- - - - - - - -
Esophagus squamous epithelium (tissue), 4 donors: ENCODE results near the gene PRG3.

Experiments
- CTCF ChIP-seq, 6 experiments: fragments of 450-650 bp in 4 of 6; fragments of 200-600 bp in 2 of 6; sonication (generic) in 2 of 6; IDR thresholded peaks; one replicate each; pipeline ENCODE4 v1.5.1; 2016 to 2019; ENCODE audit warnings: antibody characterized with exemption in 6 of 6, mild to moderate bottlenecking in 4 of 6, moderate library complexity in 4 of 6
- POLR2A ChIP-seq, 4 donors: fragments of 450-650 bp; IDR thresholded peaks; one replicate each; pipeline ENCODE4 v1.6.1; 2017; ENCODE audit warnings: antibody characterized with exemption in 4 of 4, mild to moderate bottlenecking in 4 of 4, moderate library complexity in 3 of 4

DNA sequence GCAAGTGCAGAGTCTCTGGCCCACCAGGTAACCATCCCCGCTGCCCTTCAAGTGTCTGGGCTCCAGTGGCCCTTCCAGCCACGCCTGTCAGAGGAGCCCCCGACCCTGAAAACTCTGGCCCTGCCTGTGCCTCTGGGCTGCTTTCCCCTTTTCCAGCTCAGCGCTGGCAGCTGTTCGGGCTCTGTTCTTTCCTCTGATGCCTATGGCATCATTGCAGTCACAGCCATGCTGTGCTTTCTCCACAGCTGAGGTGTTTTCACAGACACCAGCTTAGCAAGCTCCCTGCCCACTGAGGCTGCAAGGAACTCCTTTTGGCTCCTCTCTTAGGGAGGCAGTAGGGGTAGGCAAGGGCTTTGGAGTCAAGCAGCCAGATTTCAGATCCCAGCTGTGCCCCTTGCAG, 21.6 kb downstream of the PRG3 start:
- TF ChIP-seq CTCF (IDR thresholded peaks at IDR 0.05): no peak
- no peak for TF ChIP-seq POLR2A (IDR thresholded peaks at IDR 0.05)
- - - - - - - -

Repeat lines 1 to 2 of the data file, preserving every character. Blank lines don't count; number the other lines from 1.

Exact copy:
Esophagus squamous epithelium (tissue), 4 donors: ENCODE results near the gene PRG3.

Experiments